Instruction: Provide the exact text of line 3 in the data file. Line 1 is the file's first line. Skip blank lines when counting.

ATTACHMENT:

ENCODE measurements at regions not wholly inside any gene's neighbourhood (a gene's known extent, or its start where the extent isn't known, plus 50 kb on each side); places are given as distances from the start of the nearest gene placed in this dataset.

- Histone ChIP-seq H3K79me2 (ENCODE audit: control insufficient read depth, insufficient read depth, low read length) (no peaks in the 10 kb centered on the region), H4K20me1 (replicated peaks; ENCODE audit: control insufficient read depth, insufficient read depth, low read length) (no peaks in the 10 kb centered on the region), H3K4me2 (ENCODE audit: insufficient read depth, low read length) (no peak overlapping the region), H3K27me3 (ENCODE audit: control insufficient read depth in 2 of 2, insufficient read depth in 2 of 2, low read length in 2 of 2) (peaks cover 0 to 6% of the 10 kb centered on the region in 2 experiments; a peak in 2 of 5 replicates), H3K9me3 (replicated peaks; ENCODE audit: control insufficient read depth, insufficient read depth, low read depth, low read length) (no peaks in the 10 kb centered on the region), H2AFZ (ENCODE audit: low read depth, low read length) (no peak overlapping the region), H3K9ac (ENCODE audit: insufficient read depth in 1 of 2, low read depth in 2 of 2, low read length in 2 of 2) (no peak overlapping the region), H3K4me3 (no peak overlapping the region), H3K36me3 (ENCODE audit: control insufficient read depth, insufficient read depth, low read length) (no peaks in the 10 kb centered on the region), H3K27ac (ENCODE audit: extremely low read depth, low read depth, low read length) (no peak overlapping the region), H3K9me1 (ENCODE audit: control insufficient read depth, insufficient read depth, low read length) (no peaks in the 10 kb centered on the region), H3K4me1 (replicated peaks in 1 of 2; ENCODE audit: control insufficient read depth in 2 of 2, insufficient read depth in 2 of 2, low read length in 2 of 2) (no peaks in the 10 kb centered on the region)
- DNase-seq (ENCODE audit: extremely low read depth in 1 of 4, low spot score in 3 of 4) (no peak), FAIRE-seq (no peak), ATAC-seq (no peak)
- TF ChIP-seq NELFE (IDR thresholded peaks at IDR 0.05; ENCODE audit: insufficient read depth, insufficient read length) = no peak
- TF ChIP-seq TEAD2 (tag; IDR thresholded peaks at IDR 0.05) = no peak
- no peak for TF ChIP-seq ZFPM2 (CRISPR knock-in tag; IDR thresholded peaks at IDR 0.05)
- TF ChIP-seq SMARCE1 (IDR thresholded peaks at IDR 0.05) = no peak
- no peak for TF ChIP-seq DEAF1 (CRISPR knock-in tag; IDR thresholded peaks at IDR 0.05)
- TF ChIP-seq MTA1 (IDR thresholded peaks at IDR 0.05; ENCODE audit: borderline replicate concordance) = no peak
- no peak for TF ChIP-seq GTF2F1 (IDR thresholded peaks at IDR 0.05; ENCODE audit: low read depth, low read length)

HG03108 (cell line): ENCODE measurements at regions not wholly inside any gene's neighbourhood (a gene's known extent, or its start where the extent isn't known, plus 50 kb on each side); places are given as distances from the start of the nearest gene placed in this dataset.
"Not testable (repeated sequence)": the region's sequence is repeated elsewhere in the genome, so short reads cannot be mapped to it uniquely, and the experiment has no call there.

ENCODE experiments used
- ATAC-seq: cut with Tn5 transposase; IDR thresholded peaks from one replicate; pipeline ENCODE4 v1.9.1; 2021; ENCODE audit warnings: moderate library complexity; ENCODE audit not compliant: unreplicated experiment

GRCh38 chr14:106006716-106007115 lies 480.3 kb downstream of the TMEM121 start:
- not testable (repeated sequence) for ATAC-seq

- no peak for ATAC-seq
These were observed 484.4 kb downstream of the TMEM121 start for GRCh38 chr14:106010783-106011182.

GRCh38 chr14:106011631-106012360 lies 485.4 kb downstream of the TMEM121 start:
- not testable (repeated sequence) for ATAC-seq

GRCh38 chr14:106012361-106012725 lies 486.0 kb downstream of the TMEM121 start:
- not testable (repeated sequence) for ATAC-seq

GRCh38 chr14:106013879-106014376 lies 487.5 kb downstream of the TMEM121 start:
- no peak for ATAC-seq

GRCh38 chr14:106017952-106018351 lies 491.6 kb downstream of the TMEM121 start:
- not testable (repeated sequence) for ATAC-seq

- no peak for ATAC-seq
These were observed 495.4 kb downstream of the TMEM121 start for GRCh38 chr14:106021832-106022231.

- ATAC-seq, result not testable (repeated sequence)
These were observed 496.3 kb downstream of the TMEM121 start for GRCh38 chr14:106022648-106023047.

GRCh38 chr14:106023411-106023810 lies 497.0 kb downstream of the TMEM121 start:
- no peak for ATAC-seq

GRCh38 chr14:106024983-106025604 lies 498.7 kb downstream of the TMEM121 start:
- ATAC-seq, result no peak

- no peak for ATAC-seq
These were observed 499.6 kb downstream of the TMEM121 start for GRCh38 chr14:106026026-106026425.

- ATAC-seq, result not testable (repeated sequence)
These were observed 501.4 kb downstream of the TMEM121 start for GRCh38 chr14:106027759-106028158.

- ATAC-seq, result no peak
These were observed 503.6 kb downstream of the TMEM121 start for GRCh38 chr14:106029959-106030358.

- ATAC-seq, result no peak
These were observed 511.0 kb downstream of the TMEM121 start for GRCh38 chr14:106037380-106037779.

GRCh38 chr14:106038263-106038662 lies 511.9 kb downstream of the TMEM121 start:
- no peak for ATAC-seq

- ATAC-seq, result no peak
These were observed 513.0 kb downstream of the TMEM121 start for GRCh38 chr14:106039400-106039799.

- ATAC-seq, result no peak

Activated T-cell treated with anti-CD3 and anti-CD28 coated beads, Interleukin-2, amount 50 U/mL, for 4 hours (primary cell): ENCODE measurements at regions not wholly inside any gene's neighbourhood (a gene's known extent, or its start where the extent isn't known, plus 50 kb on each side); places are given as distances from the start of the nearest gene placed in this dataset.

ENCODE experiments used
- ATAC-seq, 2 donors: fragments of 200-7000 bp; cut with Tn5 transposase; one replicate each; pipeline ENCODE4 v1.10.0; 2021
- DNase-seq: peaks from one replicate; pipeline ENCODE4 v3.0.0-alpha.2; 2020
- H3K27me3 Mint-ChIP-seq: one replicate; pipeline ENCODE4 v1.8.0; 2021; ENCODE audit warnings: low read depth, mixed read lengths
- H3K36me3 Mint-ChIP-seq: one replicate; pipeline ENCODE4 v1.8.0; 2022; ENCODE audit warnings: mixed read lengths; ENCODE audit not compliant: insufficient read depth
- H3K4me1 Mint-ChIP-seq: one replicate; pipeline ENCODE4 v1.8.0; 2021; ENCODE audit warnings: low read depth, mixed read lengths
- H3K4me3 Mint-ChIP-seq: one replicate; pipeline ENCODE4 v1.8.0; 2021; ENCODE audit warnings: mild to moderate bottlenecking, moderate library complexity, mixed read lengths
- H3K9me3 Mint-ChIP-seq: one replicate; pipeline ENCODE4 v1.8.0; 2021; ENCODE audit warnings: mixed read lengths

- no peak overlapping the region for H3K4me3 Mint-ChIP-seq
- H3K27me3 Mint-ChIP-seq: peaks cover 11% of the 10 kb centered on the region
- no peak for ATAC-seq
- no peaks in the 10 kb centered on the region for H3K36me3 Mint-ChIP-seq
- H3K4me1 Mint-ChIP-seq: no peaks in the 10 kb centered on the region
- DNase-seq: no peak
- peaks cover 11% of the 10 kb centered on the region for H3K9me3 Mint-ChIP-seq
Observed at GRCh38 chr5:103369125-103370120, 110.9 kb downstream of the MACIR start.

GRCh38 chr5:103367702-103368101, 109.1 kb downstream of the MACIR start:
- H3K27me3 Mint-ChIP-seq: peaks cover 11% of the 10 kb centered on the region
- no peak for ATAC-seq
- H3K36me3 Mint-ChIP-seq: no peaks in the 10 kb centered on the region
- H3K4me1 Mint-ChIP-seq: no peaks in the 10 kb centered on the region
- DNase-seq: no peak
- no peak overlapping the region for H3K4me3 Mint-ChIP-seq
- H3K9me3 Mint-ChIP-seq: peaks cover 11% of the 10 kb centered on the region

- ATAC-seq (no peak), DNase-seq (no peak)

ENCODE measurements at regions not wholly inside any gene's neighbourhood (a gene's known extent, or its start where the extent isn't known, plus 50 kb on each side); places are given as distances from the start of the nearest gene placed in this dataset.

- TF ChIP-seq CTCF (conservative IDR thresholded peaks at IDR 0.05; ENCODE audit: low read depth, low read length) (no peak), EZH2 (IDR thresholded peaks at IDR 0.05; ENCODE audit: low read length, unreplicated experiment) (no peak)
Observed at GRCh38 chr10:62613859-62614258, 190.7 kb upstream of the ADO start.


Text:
- DNase-seq (ENCODE audit: extremely low read depth in 1 of 4, low spot score in 3 of 4) (no peak), FAIRE-seq (no peak), ATAC-seq (no peak)